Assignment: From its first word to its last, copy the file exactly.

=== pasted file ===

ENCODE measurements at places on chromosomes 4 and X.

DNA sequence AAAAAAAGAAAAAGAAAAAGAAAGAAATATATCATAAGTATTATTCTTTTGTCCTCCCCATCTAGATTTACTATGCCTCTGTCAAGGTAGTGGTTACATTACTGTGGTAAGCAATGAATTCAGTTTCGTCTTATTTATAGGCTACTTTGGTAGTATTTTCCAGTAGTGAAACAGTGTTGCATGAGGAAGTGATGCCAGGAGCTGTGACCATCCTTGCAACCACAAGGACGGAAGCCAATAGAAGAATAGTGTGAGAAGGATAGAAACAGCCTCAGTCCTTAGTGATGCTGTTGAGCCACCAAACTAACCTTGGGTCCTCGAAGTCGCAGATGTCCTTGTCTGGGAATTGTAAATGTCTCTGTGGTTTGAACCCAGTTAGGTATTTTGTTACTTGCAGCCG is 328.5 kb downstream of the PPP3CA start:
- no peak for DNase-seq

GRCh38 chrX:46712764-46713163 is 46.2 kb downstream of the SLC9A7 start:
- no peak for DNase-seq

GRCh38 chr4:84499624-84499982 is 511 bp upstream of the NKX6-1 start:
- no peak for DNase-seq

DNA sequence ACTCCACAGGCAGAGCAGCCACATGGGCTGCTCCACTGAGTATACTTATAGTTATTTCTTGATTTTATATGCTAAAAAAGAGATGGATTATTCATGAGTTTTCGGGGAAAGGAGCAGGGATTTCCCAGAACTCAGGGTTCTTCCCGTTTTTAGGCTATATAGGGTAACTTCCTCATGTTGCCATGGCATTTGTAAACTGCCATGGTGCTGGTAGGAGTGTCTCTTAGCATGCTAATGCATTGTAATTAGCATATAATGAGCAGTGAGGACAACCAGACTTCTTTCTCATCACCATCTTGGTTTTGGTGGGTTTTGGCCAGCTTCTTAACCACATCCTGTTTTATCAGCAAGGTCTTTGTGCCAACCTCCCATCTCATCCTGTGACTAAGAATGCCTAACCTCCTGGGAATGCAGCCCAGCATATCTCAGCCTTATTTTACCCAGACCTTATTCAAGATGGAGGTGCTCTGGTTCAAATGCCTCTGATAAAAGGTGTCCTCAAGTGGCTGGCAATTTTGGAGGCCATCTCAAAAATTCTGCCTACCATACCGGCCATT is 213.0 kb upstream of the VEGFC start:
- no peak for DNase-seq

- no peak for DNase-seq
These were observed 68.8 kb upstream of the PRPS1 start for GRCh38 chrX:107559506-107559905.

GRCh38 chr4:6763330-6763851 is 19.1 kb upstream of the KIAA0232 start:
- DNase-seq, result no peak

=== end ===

ENCODE measurements at places on chromosomes 4 and X.

DNA sequence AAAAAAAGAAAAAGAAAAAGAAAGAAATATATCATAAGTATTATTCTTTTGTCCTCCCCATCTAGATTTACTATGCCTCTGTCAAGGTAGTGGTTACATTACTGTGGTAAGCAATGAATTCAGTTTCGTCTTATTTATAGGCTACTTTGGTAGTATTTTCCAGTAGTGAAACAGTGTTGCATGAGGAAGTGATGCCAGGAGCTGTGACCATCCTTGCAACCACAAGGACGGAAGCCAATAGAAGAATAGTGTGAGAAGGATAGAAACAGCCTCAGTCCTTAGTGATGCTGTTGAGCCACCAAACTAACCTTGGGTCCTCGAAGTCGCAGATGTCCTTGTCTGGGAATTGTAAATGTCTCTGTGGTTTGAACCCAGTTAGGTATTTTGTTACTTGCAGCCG is 328.5 kb downstream of the PPP3CA start:
- no peak for DNase-seq

GRCh38 chrX:46712764-46713163 is 46.2 kb downstream of the SLC9A7 start:
- no peak for DNase-seq

GRCh38 chr4:84499624-84499982 is 511 bp upstream of the NKX6-1 start:
- no peak for DNase-seq

DNA sequence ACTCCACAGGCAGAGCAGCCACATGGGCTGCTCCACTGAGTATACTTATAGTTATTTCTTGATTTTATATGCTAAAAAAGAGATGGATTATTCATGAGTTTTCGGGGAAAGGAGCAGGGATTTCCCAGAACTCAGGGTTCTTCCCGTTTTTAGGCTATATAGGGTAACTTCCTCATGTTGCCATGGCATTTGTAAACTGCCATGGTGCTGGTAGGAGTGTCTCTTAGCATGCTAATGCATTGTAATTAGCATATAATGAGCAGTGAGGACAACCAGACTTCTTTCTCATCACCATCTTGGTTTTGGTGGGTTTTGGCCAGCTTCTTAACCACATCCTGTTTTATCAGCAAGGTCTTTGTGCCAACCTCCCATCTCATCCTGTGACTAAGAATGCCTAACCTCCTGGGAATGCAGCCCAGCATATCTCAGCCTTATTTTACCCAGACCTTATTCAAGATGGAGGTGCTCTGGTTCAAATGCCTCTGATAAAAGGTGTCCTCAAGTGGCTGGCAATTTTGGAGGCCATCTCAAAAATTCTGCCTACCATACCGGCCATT is 213.0 kb upstream of the VEGFC start:
- no peak for DNase-seq

- no peak for DNase-seq
These were observed 68.8 kb upstream of the PRPS1 start for GRCh38 chrX:107559506-107559905.

GRCh38 chr4:6763330-6763851 is 19.1 kb upstream of the KIAA0232 start:
- DNase-seq, result no peak